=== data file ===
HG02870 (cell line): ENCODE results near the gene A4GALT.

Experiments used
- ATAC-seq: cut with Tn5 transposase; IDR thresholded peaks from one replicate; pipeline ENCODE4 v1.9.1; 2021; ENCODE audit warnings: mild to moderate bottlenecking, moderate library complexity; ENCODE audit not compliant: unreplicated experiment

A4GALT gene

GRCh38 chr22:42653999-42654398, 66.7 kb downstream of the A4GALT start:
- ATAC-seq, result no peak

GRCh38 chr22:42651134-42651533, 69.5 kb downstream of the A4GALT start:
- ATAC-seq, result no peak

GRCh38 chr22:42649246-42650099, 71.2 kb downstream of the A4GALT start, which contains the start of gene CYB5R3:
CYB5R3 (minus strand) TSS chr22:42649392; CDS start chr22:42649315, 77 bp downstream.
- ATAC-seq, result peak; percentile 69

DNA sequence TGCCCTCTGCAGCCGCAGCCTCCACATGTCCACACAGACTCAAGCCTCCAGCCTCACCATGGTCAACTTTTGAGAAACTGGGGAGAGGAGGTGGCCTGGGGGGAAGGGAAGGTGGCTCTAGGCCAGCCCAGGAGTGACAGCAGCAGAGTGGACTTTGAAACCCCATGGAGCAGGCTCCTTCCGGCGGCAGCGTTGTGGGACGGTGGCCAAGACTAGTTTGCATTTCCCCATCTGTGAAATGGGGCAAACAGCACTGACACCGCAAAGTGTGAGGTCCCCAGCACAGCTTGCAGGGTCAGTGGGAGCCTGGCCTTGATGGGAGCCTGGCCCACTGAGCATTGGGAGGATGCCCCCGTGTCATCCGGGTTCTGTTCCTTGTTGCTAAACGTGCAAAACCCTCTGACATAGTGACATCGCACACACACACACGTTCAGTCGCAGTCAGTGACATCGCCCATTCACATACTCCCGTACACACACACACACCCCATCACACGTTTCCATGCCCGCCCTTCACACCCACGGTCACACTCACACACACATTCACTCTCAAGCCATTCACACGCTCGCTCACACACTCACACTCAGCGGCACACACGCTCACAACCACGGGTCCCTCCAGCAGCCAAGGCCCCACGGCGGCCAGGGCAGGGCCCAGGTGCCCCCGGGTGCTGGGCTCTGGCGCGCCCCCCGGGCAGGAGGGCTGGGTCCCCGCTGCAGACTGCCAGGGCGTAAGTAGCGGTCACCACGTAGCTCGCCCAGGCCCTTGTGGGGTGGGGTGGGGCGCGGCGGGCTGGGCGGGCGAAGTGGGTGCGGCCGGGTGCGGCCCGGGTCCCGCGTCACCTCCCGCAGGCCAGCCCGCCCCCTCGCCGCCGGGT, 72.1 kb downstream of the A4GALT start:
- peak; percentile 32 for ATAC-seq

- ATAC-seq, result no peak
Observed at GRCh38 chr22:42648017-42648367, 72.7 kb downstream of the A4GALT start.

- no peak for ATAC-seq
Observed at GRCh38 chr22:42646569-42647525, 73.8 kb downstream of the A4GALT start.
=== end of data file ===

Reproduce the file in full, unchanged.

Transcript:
HG02870 (cell line): ENCODE results near the gene A4GALT.

Experiments used
- ATAC-seq: cut with Tn5 transposase; IDR thresholded peaks from one replicate; pipeline ENCODE4 v1.9.1; 2021; ENCODE audit warnings: mild to moderate bottlenecking, moderate library complexity; ENCODE audit not compliant: unreplicated experiment

A4GALT gene

GRCh38 chr22:42653999-42654398, 66.7 kb downstream of the A4GALT start:
- ATAC-seq, result no peak

GRCh38 chr22:42651134-42651533, 69.5 kb downstream of the A4GALT start:
- ATAC-seq, result no peak

GRCh38 chr22:42649246-42650099, 71.2 kb downstream of the A4GALT start, which contains the start of gene CYB5R3:
CYB5R3 (minus strand) TSS chr22:42649392; CDS start chr22:42649315, 77 bp downstream.
- ATAC-seq, result peak; percentile 69

DNA sequence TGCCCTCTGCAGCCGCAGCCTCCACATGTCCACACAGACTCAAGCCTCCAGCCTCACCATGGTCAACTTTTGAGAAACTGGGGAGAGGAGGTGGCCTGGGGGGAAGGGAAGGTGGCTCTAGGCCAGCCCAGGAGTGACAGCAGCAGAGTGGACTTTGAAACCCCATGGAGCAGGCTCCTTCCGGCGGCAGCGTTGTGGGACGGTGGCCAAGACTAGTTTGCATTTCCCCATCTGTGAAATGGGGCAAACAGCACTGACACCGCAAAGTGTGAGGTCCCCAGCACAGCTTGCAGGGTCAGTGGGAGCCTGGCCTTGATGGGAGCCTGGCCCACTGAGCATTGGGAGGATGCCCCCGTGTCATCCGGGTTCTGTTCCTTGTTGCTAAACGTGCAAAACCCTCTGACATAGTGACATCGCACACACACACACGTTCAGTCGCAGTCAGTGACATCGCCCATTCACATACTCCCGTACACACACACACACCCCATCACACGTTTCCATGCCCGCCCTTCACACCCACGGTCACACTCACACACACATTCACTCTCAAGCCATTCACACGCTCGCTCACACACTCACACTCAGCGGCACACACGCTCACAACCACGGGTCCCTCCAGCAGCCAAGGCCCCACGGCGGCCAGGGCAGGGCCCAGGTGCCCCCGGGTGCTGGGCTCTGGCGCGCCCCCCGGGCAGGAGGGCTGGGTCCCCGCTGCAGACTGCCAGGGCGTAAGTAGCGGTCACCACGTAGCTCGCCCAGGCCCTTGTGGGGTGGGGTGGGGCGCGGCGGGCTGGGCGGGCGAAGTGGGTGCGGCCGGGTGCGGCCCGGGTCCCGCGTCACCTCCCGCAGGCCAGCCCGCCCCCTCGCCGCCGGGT, 72.1 kb downstream of the A4GALT start:
- peak; percentile 32 for ATAC-seq

- ATAC-seq, result no peak
Observed at GRCh38 chr22:42648017-42648367, 72.7 kb downstream of the A4GALT start.

- no peak for ATAC-seq
Observed at GRCh38 chr22:42646569-42647525, 73.8 kb downstream of the A4GALT start.